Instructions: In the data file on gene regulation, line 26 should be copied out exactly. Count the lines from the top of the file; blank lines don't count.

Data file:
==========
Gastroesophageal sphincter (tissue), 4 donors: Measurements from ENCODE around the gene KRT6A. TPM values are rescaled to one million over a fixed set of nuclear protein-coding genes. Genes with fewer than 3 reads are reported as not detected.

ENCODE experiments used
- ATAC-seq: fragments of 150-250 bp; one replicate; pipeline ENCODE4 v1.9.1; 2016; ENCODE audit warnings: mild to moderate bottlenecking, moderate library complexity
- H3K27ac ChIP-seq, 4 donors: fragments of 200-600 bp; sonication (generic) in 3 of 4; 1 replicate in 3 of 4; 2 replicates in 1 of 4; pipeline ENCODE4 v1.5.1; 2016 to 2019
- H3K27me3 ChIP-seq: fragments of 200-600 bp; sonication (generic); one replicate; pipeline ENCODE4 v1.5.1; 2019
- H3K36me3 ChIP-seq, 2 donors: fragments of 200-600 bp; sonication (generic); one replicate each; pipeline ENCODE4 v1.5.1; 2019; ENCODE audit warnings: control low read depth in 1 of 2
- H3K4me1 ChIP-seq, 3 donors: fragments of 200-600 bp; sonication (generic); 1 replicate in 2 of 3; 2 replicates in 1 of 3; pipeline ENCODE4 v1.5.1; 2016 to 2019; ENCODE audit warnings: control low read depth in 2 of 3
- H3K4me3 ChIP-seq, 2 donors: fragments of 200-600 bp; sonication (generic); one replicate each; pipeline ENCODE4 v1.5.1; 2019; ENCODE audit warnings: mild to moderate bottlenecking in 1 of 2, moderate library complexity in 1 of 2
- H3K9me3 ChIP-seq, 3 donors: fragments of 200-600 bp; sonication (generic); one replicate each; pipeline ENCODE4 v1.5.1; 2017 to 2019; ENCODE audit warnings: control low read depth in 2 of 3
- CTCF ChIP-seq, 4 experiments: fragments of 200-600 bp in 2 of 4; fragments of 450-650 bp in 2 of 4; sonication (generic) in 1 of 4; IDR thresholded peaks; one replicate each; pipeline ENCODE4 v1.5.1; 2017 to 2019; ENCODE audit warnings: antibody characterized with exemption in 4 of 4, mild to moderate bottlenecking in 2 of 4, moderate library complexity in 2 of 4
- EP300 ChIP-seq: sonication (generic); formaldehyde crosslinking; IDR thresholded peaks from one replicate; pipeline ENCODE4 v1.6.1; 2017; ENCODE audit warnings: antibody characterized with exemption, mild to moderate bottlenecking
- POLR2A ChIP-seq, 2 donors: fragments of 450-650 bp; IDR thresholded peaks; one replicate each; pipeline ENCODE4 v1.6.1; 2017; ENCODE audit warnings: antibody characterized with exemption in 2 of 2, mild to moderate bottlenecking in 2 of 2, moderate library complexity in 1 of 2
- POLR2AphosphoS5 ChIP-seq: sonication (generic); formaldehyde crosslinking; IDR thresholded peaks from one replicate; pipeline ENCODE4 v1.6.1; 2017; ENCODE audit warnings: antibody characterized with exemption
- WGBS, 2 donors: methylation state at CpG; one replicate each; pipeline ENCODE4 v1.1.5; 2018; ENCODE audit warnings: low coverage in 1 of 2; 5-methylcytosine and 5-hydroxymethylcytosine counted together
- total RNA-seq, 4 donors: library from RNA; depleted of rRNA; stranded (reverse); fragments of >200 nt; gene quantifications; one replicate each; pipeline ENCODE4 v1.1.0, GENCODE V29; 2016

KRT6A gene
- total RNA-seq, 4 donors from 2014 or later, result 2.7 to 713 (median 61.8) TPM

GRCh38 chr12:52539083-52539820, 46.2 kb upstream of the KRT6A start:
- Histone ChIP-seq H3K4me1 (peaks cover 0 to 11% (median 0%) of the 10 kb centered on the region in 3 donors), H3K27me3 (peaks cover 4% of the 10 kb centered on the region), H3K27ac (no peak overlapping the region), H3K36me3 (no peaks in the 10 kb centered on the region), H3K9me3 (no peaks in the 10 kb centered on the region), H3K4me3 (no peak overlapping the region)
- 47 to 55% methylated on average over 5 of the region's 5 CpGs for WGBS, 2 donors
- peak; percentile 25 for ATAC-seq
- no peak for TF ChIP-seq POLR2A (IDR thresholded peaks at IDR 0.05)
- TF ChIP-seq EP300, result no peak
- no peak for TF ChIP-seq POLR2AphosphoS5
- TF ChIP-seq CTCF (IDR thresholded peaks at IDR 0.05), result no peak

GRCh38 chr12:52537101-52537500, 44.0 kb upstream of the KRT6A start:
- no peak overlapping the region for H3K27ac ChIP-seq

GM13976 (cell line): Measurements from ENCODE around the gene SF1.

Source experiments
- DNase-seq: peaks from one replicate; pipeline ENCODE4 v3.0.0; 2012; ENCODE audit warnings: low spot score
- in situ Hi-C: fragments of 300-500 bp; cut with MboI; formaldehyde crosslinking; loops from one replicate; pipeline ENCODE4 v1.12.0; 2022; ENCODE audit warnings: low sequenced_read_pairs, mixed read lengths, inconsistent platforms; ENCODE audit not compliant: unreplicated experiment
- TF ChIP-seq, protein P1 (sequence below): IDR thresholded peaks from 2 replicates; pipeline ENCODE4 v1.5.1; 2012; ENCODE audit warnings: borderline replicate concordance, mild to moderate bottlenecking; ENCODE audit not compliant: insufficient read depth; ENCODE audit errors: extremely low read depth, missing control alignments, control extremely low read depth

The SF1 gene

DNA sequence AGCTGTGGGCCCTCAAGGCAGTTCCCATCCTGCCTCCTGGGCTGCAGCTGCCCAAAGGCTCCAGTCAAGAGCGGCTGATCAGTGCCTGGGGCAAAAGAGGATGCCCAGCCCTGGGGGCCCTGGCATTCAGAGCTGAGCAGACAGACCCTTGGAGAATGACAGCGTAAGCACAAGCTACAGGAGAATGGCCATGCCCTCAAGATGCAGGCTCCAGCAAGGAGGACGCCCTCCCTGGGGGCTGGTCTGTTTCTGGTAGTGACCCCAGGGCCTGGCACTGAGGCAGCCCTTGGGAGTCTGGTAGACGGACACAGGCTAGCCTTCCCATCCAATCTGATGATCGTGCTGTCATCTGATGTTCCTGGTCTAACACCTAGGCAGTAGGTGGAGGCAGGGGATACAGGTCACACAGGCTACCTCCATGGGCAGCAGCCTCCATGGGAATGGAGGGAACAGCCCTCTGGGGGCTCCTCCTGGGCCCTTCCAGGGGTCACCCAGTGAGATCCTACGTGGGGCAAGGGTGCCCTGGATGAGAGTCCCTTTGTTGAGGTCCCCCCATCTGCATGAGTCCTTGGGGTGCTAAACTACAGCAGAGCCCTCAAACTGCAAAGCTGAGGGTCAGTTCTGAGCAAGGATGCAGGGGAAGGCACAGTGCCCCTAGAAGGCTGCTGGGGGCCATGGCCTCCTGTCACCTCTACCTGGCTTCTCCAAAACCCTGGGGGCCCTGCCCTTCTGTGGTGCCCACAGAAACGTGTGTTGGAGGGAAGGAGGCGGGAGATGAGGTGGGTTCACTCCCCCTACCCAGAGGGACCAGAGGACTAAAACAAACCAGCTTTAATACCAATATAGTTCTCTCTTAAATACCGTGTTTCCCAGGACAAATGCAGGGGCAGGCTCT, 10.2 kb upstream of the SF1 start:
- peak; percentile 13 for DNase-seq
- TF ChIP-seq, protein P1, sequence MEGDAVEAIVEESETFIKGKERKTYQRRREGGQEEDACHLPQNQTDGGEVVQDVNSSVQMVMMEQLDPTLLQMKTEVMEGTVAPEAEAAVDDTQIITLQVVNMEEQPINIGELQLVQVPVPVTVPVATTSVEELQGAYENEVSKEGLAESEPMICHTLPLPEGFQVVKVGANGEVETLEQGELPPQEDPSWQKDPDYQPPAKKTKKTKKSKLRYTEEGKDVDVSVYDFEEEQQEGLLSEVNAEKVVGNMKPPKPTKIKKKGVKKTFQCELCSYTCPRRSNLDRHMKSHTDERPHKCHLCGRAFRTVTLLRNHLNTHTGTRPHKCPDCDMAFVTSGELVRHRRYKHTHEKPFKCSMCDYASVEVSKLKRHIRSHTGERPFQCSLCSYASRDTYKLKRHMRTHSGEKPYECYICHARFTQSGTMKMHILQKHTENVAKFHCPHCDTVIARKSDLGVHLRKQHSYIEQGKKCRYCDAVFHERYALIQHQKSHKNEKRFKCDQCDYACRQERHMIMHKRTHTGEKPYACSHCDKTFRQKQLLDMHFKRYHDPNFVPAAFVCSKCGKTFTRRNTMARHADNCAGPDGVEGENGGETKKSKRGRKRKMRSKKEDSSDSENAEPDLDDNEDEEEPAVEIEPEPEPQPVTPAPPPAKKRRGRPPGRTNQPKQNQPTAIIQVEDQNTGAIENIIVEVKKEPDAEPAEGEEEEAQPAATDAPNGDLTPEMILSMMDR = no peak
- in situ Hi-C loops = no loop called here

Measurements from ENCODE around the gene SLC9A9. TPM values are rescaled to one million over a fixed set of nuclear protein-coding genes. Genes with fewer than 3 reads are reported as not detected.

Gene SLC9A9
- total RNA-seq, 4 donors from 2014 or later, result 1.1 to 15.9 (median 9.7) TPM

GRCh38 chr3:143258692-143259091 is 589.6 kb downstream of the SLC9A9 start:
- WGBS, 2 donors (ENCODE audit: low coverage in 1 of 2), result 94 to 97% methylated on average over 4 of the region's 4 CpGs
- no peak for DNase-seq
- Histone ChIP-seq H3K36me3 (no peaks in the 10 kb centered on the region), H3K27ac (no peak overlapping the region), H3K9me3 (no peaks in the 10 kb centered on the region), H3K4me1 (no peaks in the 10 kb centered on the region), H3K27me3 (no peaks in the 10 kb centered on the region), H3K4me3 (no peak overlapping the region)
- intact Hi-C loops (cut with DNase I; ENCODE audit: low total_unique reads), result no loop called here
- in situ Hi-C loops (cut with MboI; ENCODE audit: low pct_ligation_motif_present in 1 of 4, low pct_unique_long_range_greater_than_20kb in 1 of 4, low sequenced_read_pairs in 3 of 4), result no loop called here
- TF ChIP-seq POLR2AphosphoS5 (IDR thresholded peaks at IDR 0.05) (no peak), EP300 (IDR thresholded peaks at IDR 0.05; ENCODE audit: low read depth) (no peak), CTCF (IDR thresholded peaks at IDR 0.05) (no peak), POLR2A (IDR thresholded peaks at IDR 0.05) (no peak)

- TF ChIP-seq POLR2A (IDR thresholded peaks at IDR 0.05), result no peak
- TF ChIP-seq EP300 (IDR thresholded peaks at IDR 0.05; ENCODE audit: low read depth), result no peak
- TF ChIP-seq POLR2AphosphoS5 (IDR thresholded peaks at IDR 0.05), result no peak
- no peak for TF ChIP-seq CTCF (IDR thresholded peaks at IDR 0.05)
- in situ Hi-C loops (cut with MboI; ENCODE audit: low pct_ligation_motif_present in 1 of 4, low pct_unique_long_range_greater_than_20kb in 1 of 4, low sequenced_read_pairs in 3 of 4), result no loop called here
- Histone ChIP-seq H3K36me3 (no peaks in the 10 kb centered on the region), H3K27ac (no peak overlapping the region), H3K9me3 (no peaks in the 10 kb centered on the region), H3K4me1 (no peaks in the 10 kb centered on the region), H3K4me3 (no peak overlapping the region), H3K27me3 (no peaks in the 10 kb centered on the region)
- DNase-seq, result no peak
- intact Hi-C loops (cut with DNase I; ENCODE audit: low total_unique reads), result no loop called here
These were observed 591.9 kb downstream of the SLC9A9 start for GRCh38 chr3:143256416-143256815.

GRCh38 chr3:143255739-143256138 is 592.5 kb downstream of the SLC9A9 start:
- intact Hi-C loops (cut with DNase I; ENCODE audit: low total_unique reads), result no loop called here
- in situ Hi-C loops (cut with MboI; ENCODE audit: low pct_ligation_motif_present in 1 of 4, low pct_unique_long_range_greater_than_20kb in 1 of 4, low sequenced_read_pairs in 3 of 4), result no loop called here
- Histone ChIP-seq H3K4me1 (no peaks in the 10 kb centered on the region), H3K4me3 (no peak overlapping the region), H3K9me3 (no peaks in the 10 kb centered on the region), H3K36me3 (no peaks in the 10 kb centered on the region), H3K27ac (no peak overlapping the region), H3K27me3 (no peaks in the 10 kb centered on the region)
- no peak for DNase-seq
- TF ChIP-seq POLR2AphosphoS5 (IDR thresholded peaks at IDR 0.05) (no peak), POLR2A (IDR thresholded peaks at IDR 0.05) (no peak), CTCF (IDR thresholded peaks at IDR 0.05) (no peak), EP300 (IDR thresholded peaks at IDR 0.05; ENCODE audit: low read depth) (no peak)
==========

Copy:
GRCh38 chr12:52537101-52537500, 44.0 kb upstream of the KRT6A start: